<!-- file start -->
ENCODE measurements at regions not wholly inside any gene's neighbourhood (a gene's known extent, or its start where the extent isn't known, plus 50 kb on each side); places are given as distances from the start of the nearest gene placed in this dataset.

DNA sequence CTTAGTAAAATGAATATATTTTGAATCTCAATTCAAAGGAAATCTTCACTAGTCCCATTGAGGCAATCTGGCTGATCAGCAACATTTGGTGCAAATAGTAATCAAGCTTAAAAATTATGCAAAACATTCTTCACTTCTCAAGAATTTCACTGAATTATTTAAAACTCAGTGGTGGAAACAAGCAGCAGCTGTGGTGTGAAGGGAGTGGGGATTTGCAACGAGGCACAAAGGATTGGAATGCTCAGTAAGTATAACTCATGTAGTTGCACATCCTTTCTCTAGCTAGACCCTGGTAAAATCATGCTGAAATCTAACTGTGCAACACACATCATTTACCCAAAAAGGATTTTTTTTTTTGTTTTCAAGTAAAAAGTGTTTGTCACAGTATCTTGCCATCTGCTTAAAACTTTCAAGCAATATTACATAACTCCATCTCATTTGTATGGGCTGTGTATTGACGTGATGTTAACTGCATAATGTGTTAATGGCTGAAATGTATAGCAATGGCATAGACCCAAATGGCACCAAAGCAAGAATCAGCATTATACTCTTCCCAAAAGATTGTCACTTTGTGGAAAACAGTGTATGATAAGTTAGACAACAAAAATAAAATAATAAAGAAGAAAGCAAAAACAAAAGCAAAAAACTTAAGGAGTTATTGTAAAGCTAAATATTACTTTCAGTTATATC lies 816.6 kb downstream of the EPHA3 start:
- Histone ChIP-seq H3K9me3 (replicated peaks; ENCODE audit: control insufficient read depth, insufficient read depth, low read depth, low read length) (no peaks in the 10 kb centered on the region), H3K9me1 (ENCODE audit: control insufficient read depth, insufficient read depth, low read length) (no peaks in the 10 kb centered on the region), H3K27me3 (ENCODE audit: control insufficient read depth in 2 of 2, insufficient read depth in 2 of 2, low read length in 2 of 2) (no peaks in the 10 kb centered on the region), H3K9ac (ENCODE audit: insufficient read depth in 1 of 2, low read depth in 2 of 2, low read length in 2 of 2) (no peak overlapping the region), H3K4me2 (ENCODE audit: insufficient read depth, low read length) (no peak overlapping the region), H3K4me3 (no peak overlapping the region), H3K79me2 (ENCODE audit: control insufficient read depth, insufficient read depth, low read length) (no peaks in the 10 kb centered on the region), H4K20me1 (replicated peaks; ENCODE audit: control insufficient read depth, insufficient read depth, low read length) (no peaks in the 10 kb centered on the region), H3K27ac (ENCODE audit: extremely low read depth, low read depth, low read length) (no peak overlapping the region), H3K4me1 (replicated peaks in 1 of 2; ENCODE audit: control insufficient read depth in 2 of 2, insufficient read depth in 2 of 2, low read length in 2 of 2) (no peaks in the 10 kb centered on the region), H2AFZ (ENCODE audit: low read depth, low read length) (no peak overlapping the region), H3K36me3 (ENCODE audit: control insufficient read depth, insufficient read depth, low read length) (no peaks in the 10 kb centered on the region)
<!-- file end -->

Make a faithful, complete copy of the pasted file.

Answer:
ENCODE measurements at regions not wholly inside any gene's neighbourhood (a gene's known extent, or its start where the extent isn't known, plus 50 kb on each side); places are given as distances from the start of the nearest gene placed in this dataset.

DNA sequence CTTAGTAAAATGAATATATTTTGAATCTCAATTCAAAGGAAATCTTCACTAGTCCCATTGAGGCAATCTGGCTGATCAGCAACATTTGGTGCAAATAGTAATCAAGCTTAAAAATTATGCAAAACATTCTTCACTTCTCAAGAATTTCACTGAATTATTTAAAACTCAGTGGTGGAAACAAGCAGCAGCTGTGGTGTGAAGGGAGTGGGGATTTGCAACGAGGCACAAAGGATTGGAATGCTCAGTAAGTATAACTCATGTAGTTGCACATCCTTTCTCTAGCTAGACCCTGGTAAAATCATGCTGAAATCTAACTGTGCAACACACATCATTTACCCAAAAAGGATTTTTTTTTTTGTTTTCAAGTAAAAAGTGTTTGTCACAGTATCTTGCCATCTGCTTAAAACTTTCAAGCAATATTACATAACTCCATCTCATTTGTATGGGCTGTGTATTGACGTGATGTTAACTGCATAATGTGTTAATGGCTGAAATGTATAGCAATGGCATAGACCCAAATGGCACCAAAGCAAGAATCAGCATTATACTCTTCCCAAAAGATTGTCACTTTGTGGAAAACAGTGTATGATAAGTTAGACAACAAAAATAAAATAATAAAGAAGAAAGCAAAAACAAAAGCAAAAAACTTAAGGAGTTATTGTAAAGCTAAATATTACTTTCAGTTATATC lies 816.6 kb downstream of the EPHA3 start:
- Histone ChIP-seq H3K9me3 (replicated peaks; ENCODE audit: control insufficient read depth, insufficient read depth, low read depth, low read length) (no peaks in the 10 kb centered on the region), H3K9me1 (ENCODE audit: control insufficient read depth, insufficient read depth, low read length) (no peaks in the 10 kb centered on the region), H3K27me3 (ENCODE audit: control insufficient read depth in 2 of 2, insufficient read depth in 2 of 2, low read length in 2 of 2) (no peaks in the 10 kb centered on the region), H3K9ac (ENCODE audit: insufficient read depth in 1 of 2, low read depth in 2 of 2, low read length in 2 of 2) (no peak overlapping the region), H3K4me2 (ENCODE audit: insufficient read depth, low read length) (no peak overlapping the region), H3K4me3 (no peak overlapping the region), H3K79me2 (ENCODE audit: control insufficient read depth, insufficient read depth, low read length) (no peaks in the 10 kb centered on the region), H4K20me1 (replicated peaks; ENCODE audit: control insufficient read depth, insufficient read depth, low read length) (no peaks in the 10 kb centered on the region), H3K27ac (ENCODE audit: extremely low read depth, low read depth, low read length) (no peak overlapping the region), H3K4me1 (replicated peaks in 1 of 2; ENCODE audit: control insufficient read depth in 2 of 2, insufficient read depth in 2 of 2, low read length in 2 of 2) (no peaks in the 10 kb centered on the region), H2AFZ (ENCODE audit: low read depth, low read length) (no peak overlapping the region), H3K36me3 (ENCODE audit: control insufficient read depth, insufficient read depth, low read length) (no peaks in the 10 kb centered on the region)